Karen Croner & Gillian Freney
April 24-May 27
ARTISTS TALK: Saturday May 10, 2 pm
Karen Croner is a mixed media sculptor working with wire, papier-mâché, paper clay, fabric, plaster, and acrylic paints. Her new pieces are inspired by some very old stories. As she puts it: “These one-of-a-kind animal sculptures are my take on iconic characters in favorite Grimm’s fairy tales: the innocent children who wander in the woods; the tricksters, witches, and scheming stepmothers who steer the kids wrong; the mischief, sorcery, and threats they endure; princes and princesses who struggle to set the world right. My goal was never to make sculptures of “the big bad wolf.” Instead I hope my wolves show enough range and complexity to be as innocent as they are threatening. Each of my sculptures begins with a wire armature and then papier-mâché. I use other simple materials -- paper clay, fabric, plaster, and acrylic paints -- to create unique textures and features. The materials present challenges but also surprises. The tension between these humble ingredients and my utmost vision for each piece motivates me to explore and innovate."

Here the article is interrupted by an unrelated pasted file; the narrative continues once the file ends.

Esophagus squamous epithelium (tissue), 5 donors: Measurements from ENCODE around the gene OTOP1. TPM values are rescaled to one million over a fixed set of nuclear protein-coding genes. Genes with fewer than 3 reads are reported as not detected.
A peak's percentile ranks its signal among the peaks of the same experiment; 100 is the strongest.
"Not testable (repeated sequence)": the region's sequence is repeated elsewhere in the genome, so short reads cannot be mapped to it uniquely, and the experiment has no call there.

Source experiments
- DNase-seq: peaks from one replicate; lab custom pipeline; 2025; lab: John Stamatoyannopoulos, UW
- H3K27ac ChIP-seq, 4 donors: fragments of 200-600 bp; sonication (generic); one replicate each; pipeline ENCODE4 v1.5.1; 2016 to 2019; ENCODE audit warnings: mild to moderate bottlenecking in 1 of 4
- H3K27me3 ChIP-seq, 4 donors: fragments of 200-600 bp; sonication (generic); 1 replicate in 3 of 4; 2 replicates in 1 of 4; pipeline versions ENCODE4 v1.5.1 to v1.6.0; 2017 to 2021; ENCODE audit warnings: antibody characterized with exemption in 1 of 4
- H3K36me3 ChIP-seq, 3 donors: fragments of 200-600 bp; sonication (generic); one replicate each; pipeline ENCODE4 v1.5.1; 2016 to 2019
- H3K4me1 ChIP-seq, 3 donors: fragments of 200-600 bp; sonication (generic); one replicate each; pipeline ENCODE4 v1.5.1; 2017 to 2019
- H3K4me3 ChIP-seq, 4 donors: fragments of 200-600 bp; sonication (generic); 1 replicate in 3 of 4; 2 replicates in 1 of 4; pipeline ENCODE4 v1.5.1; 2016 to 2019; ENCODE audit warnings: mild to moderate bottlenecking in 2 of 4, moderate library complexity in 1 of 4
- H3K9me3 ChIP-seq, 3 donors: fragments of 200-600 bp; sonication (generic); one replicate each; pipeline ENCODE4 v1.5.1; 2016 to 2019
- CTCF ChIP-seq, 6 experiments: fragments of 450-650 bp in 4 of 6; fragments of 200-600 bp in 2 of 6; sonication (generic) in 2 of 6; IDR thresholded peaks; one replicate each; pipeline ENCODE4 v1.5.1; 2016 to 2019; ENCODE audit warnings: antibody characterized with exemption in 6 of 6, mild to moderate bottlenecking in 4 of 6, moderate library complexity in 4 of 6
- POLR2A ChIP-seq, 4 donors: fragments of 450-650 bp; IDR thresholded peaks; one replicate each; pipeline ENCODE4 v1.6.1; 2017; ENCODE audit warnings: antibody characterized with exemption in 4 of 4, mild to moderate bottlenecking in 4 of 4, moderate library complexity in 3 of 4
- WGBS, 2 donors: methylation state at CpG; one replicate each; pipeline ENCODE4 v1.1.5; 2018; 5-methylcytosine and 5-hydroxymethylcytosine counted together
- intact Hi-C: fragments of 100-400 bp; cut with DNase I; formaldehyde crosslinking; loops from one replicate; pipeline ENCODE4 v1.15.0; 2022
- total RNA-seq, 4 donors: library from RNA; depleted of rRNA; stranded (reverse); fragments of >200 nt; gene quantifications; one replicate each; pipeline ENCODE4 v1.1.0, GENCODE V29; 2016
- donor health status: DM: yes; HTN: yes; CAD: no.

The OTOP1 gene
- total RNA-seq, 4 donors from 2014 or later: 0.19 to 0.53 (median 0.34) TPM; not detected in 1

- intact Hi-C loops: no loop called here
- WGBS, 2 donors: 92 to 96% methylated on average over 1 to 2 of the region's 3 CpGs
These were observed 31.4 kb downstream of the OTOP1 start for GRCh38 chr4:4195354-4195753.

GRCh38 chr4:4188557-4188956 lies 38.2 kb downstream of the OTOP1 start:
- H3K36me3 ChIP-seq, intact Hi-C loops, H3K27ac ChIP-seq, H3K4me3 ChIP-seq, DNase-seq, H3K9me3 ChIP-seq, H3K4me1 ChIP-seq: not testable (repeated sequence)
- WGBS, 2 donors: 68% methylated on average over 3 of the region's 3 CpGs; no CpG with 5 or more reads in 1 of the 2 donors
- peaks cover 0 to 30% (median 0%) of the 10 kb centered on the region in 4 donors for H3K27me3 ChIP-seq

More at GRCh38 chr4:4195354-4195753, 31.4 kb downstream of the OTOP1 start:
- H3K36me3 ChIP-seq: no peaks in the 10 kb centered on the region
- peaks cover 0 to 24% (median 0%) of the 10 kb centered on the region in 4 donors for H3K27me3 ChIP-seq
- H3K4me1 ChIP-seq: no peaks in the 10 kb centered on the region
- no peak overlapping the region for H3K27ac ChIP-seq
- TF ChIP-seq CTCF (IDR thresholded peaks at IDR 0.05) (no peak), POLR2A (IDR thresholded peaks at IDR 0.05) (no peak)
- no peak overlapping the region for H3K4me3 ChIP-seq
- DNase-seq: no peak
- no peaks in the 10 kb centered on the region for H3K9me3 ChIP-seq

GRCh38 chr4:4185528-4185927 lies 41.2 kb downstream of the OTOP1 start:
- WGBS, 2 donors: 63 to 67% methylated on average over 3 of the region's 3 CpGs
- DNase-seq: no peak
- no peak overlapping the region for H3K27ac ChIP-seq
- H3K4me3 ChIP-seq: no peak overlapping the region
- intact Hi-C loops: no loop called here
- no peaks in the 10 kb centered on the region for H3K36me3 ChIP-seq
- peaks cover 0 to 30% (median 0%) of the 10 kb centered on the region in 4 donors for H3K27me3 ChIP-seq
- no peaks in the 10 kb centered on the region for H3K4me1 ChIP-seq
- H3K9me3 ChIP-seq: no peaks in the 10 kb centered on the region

Pictured: Karen Croner "Wary Hares" mixed media
Gillian Freney is an oil painter using subtractive methods to produce her art. The paintings on frosted Mylar are mostly a process of removing paint. She start by covering part or all of the surface with paint, and then removing the paint with various rubber tools, cloth, paper, mineral spirits, etc. The Mylar has a slippery surface, so the paint slides around on the surface with ease. “I can wipe the paint off to reveal a completely clean surface, which is liberating.” Nests have been a recurring subject for her. To quote Gillian “I like that they are simultaneously elegant and messy. I love how the stray bits along the edges reveal so much about their construction. I’m amazed and impressed that birds make them." Another series she will be showing are her color panels. They are also created by removing paint, although in this case she puts layers of color one atop the next (oil on gessoed panels), removing paint with various tools to reveal the layers beneath. “While I don’t start out with landscapes in mind, they often come to resemble landscapes and geology.
Pictured: Gillian Freney "Blackberries" oil paint